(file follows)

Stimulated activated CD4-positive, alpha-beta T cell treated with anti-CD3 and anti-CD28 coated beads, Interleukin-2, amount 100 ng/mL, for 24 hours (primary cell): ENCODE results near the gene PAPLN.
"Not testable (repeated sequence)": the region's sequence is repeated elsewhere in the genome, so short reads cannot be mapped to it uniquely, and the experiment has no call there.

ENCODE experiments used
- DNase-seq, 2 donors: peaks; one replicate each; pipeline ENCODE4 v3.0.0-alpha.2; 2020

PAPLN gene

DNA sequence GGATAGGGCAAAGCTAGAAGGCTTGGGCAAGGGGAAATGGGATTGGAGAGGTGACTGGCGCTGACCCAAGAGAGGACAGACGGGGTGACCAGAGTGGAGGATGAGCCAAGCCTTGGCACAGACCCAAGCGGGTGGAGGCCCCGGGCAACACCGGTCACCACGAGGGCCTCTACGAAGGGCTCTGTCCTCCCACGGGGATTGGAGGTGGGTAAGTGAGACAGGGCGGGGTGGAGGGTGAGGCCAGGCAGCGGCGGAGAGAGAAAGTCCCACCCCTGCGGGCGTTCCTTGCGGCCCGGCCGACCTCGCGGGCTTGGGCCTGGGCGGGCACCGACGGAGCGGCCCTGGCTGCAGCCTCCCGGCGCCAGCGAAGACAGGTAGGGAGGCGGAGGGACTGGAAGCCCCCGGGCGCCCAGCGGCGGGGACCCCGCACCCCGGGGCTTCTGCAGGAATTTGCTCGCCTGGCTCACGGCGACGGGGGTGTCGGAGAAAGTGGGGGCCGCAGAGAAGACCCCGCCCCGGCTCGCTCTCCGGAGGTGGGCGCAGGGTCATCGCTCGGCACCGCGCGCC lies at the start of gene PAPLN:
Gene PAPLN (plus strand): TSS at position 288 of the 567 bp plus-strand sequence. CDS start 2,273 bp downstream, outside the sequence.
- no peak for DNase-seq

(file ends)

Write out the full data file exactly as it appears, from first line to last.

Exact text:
Stimulated activated CD4-positive, alpha-beta T cell treated with anti-CD3 and anti-CD28 coated beads, Interleukin-2, amount 100 ng/mL, for 24 hours (primary cell): ENCODE results near the gene PAPLN.
"Not testable (repeated sequence)": the region's sequence is repeated elsewhere in the genome, so short reads cannot be mapped to it uniquely, and the experiment has no call there.

ENCODE experiments used
- DNase-seq, 2 donors: peaks; one replicate each; pipeline ENCODE4 v3.0.0-alpha.2; 2020

PAPLN gene

DNA sequence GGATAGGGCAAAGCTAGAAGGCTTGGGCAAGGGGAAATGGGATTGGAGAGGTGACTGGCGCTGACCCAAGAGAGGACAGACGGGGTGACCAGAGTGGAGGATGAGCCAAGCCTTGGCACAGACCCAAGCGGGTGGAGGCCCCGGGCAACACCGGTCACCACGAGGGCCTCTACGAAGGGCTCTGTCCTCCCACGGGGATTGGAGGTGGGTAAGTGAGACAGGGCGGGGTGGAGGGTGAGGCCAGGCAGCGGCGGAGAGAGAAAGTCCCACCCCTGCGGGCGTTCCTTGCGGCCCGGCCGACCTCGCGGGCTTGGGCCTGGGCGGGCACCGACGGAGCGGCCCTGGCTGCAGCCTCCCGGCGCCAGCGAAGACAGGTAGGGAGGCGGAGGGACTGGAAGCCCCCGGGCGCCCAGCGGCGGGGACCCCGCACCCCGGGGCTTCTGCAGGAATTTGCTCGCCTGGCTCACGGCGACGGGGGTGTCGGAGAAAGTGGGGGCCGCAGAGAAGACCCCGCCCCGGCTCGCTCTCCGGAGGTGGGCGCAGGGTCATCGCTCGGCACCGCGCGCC lies at the start of gene PAPLN:
Gene PAPLN (plus strand): TSS at position 288 of the 567 bp plus-strand sequence. CDS start 2,273 bp downstream, outside the sequence.
- no peak for DNase-seq